Steven Salaita’s case isn’t about free speech. It’s about common sense, and the rightful consequences of bigotry and violence.
Why ‘Islamophobia’ in Europe cannot be equated with anti-Semitism, either in nature or degree
With Central American children at our borders, the United States, and the West, cannot just criticize Israel
From Black Rock City to the Negev Desert, the sandy camping trip comes to the Middle East
Karl Stern, Canadian psychiatrist and writer, was in his day a famous Catholic convert. Why has he been forgotten?
In the movie ‘Kicking Out Shoshana,’ a popular athlete pretends to be gay. The result is both funny and surprisingly meaningful.
‘Let the Celebrations Begin,’ an acclaimed and controversial Australian children’s book, raises questions about Holocaust education
Jewish grandma Isadora Alman pioneered the American sex-advice column, then found her work obsolete.
Talmudic rabbis debate professional eulogizers, trying to strike a balance between the holy and the mundane
Plus, Braun’s brawn, Kafka, and more
A little bit of Prague for your collection of whimsical trinkets
A new edition of Walter Benjamin’s early work sheds light his first reckonings with Jewishness and offers glimpses of the powerful thinker he would ultimately become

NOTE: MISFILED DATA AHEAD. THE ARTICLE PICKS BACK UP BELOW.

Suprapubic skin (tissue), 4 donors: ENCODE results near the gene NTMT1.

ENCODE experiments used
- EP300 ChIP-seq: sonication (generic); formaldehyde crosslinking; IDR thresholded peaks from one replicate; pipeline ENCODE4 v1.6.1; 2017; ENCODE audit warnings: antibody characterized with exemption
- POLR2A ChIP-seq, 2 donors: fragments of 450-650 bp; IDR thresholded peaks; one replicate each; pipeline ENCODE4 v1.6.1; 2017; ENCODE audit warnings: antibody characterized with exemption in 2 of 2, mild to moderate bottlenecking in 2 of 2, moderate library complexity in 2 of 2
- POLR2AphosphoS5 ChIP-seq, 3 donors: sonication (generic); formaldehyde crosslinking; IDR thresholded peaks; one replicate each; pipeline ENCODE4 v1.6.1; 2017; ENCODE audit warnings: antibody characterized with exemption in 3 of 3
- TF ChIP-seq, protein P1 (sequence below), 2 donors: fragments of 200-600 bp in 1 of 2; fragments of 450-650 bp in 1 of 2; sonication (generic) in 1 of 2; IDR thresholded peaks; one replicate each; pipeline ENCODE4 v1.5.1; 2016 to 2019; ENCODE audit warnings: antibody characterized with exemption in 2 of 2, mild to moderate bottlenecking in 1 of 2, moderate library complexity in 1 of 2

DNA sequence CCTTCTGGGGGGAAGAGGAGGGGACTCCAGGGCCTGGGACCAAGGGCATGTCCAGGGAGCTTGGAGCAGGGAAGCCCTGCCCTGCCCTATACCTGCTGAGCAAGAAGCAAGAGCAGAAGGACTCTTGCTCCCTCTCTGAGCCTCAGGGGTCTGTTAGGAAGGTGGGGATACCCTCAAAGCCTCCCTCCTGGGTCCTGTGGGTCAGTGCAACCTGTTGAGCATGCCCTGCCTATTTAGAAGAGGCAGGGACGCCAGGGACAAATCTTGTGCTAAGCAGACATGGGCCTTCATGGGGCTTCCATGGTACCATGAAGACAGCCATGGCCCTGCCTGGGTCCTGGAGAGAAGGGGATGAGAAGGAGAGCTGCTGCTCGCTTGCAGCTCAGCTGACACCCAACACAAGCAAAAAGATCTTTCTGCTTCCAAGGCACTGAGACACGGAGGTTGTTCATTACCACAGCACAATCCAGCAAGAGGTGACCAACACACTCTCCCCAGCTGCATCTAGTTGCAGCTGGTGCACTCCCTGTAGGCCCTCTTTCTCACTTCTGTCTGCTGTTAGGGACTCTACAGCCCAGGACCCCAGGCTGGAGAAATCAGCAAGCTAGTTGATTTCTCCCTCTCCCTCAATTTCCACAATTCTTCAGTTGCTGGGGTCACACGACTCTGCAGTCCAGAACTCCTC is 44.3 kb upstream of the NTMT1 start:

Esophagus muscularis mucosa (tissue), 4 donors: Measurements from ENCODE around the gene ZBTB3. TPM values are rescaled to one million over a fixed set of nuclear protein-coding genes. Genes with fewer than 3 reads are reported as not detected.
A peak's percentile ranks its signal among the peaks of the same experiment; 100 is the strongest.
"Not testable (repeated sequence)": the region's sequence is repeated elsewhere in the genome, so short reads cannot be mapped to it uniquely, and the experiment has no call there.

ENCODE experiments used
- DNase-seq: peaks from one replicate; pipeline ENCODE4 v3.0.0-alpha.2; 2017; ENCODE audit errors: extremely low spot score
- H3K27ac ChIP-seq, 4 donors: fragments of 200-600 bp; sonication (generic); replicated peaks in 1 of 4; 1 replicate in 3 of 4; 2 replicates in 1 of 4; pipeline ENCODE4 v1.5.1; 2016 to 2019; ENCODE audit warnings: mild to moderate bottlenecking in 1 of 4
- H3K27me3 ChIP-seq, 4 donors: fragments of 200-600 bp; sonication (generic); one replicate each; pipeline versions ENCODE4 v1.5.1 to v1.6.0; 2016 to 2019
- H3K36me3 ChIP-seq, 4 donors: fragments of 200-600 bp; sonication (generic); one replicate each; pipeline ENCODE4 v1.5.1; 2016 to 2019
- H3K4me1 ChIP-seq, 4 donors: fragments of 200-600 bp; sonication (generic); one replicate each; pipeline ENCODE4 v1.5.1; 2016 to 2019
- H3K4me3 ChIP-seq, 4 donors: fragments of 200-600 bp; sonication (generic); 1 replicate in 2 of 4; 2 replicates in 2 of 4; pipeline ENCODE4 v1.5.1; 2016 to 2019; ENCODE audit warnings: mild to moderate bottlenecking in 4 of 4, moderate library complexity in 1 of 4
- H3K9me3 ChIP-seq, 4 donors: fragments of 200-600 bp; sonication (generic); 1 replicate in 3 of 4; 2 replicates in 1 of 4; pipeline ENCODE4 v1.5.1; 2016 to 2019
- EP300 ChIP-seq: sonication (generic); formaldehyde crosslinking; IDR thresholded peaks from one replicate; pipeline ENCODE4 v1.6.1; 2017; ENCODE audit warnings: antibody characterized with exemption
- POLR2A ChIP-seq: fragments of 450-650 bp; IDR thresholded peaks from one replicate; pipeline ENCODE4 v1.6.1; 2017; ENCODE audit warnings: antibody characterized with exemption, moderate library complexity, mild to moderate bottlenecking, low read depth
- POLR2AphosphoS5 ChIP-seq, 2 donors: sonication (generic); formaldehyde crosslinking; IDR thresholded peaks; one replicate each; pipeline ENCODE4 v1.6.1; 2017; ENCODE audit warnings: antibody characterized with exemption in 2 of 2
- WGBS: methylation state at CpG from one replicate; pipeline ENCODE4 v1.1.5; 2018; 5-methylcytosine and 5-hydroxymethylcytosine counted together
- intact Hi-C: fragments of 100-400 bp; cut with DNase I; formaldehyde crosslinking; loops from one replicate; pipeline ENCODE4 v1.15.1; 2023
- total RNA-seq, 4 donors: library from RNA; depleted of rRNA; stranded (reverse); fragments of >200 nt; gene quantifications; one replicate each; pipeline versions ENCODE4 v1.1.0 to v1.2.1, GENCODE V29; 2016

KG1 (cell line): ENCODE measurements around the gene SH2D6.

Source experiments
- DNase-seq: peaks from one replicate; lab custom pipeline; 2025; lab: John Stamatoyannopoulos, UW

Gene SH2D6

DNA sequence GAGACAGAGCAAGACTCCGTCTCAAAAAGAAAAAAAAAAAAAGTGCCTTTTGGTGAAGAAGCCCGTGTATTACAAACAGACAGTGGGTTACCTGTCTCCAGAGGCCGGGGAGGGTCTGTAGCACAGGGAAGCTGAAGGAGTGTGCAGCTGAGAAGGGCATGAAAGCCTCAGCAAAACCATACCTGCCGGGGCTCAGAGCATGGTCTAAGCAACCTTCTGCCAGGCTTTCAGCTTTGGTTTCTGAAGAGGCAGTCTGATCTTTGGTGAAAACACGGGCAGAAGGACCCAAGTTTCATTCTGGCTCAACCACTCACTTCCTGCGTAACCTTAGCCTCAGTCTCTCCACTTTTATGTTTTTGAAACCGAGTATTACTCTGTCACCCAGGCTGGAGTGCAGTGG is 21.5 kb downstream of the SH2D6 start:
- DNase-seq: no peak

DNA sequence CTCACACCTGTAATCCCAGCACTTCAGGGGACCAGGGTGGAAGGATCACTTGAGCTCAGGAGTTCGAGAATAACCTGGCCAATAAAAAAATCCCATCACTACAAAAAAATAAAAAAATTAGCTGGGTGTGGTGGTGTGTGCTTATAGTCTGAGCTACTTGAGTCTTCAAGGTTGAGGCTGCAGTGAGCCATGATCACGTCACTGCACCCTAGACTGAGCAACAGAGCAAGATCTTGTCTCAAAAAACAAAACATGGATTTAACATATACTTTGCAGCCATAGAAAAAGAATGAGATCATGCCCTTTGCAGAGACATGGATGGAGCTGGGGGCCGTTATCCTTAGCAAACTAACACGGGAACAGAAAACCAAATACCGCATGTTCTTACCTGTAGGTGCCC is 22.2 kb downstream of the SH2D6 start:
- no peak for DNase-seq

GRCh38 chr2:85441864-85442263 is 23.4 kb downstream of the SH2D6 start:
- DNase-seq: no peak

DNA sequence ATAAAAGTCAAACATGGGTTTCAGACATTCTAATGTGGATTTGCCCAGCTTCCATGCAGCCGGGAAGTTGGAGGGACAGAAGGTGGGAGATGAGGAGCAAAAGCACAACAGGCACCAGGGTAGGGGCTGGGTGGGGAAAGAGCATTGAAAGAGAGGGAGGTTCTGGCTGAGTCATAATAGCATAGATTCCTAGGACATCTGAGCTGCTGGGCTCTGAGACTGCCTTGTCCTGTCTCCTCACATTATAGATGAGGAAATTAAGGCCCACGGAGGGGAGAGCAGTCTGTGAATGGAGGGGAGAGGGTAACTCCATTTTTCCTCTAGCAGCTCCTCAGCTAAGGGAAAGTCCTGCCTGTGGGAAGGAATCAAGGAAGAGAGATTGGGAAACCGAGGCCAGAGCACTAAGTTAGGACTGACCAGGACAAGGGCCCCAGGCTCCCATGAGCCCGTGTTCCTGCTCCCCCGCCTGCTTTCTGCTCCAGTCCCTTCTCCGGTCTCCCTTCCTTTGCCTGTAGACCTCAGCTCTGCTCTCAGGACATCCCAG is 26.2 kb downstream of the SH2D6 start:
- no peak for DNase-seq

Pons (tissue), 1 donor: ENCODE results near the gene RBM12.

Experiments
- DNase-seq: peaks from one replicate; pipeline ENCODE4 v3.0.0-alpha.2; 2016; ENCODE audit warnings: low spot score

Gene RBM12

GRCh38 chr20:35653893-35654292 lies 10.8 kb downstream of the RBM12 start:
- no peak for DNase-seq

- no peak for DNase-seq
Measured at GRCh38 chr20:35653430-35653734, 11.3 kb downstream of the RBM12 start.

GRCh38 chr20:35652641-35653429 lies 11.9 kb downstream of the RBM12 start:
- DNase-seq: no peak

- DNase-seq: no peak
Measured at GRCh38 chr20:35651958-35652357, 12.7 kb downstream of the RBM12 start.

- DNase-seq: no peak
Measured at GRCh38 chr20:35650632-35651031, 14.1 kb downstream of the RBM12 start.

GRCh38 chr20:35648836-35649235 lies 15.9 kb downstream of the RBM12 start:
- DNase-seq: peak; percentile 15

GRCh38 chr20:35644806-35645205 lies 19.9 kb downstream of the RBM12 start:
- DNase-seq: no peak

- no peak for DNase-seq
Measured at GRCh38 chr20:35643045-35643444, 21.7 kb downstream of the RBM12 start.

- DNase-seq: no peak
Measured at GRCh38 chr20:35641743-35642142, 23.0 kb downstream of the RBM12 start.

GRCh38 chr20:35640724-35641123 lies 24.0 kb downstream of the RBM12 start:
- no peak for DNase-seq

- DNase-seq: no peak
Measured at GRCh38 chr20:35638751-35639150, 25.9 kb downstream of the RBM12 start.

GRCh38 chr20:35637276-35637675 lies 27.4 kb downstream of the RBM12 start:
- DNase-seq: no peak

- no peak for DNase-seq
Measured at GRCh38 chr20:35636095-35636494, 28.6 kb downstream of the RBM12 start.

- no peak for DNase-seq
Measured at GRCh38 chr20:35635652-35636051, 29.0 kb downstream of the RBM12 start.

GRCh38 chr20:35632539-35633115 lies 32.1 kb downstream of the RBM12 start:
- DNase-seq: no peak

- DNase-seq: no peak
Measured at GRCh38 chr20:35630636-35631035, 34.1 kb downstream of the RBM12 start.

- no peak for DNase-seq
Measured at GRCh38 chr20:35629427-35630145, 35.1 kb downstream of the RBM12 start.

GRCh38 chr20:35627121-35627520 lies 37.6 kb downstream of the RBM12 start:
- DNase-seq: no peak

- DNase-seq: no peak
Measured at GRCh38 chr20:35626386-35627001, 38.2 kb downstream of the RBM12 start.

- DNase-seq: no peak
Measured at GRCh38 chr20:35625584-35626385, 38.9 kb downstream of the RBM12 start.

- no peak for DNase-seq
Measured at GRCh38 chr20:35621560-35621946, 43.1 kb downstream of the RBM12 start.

In his 1988 novel Fiasco—only now available in English—Hungarian Nobel laureate Imre Kertész imagines an author exhausted by the Holocaust yet unable to write about anything else
Plus great old photos of great old Jews, and more
Reb Nachman of Breslov attacks bad review of Nextbook Press’s ‘Burnt Books’
By way of Iceland
A museum exhibition and a new translation from the Yiddish examine ‘heritage travel’ in the 1930s
Kamenetz’s, and Nextbook Press’s, latest
Our Kurdish brothers, making ‘It Gets Better’ better, and more
Rodger Kamenetz’s new book connects Rabbi Nachman, Franz Kafka, a turkey, and a cockroach
A mail art exposition
Your Vox Tablet preview
(Maybe to a cat-lady)
For hasidim traveling to Uman, lycra’s all the rage
Some people lean on neighbors for a cup of sugar. The Fruchters, of Memphis, Tennessee, needed theirs to help them keep the Sabbath.
Forging ancient artifacts, procuring army sick passes, and pretending to be normal after a traumatic brain injury
After making a splash back home, the creators of the Hebrew-language program are launching an English version on Vox Tablet